Winter Day on the Queets


This is a sketch of a day spent on the Queets River on the Olympic Peninsula in Washington. It was a day of catching and releasing wild steelhead and sea run bull trout. Everything was cold and still here, and at the end of the road, it seemed as though I was the only one around. This is a place a long way from anywhere, but somehow in the midst of the soul of something bigger than me. Ironically, the day seemed to be almost a mix of unplaced anxiety over this sudden solitude and awestruck fascination with a place I have wanted to visit for so long. Here I found that the thin line between unplaced fear and ecstatic exuberence runs through the trees, along the river and up the hill.


In the trees, there is no luxury of imagining summer,

As I follow a thin faint line, draped over stick and stone.

Tracing a path of hope across these shadowy woods,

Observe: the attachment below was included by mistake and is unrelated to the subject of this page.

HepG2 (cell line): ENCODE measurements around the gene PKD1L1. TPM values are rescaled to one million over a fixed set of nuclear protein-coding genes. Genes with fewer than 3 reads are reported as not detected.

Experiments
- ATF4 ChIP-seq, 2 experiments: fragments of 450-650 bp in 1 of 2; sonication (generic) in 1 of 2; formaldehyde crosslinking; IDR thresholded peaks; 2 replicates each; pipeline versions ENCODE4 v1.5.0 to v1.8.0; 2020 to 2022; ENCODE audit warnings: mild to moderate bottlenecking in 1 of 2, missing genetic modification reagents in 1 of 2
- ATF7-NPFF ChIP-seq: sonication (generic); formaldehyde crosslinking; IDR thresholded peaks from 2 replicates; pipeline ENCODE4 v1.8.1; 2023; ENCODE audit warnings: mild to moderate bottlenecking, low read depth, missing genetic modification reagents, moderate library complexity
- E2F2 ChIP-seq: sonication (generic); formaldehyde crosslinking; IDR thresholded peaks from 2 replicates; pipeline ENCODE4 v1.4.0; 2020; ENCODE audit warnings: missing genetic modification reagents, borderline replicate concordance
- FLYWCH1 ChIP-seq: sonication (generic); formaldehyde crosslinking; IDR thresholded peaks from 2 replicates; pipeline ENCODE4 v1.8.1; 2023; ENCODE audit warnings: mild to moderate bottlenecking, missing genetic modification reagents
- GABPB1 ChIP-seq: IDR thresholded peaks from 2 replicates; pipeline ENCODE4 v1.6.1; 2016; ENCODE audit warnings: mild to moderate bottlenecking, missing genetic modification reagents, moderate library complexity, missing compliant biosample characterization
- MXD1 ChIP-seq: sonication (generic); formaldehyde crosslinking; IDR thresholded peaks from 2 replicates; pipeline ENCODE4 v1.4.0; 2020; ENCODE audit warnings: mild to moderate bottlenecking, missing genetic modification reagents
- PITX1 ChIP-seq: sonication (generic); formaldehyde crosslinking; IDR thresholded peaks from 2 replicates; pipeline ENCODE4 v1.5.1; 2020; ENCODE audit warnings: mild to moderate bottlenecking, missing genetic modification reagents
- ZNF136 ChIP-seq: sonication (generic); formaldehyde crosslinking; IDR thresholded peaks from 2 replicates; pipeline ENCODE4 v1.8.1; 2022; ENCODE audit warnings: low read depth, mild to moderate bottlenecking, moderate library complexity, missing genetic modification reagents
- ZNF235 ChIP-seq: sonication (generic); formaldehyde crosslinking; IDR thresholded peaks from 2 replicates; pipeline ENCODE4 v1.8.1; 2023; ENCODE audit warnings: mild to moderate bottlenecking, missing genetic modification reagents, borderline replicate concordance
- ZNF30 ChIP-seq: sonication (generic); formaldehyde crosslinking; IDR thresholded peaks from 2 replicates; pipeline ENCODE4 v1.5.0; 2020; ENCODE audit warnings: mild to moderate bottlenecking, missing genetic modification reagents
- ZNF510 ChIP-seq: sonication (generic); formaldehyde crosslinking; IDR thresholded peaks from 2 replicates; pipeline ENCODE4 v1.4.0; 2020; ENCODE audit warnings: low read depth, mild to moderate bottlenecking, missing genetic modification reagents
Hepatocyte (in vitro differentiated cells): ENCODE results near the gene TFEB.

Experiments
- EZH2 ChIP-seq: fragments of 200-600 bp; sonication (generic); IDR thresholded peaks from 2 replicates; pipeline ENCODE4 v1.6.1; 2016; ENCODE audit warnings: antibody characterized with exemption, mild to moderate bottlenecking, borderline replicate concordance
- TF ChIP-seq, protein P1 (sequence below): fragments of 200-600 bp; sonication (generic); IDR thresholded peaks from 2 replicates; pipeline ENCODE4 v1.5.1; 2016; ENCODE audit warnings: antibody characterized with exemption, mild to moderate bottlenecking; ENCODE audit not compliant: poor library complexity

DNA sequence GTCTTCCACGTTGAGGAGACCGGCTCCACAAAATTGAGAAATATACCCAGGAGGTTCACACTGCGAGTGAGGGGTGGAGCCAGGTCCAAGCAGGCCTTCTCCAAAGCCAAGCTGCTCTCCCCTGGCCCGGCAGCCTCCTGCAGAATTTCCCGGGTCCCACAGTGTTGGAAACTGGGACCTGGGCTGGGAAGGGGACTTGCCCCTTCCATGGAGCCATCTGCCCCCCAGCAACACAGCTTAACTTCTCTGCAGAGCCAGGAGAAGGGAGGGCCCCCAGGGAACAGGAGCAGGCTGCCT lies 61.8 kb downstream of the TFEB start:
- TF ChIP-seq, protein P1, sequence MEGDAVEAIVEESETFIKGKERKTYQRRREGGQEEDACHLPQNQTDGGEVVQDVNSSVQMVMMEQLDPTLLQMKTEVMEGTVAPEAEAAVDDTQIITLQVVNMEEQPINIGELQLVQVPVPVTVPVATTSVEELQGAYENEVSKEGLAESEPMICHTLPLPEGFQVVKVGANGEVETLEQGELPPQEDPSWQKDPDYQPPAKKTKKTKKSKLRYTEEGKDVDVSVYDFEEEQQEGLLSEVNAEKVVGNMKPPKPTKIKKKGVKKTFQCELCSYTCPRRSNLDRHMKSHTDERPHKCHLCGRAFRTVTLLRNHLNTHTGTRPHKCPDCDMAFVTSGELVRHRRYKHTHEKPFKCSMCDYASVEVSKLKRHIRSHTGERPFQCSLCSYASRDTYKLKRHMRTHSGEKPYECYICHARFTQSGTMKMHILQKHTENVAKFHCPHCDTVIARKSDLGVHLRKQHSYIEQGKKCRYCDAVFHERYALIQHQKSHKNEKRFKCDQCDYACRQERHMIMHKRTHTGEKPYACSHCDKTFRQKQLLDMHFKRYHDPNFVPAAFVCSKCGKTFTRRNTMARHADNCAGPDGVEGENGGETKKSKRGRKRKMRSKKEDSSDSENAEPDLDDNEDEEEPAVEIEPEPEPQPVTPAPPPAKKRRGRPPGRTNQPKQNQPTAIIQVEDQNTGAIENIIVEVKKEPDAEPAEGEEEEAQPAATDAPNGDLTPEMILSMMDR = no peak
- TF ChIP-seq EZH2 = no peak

I now know each breath, short and seen,

Each thought, passing and glancing,

While nighttime fidgets and snarls wherever I lean.


When the way out is momentarily forgotten,

Where the single frail thread is hidden under moss and bough,

A chill courses through my spine, rippling across my brow.


Along the river, to my utter surprise,

Wrapped in high haze were grand winter skies!

Cast in a muted sun, hung low over high tree

This theater of emptiness sees night briefly flee.


Now, surely, a desperate reprieve from winter’s meddles,

To wash away that shuddering thought:

That out here, daylight is a cruel trick,

Luring me into its seasonal plot!


Oh, forget the water sounds,

Wind through trees, silent soaring birds.

Forget these tones of wild place!

For they were swallowed, broadside and whole

By a darkness lingering at every space.



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